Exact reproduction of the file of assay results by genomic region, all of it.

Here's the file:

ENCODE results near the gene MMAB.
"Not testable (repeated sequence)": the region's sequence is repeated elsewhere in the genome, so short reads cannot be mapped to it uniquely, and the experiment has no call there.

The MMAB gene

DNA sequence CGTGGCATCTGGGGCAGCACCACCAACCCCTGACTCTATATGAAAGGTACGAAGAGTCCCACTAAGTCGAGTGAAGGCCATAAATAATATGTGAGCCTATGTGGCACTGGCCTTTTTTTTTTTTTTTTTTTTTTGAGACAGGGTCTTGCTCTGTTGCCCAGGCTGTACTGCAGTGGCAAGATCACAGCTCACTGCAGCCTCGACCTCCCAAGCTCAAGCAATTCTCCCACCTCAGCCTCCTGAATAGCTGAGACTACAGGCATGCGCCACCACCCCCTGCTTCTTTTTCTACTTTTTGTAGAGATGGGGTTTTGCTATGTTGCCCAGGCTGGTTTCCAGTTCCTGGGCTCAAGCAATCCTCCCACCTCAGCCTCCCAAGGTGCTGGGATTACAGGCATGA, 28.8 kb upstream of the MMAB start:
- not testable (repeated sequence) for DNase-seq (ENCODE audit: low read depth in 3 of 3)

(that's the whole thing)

ENCODE results near the gene MMAB.
"Not testable (repeated sequence)": the region's sequence is repeated elsewhere in the genome, so short reads cannot be mapped to it uniquely, and the experiment has no call there.

The MMAB gene

DNA sequence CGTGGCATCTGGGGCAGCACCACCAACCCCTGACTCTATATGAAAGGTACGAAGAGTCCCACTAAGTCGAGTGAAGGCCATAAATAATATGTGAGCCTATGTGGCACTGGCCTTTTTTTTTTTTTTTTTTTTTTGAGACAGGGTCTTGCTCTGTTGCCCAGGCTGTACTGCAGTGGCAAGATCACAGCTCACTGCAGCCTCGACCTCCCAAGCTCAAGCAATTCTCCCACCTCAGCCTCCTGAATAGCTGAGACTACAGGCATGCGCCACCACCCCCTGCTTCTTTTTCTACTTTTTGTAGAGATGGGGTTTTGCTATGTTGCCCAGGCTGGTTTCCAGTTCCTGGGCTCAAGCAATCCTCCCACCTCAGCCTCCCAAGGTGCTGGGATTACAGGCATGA, 28.8 kb upstream of the MMAB start:
- not testable (repeated sequence) for DNase-seq (ENCODE audit: low read depth in 3 of 3)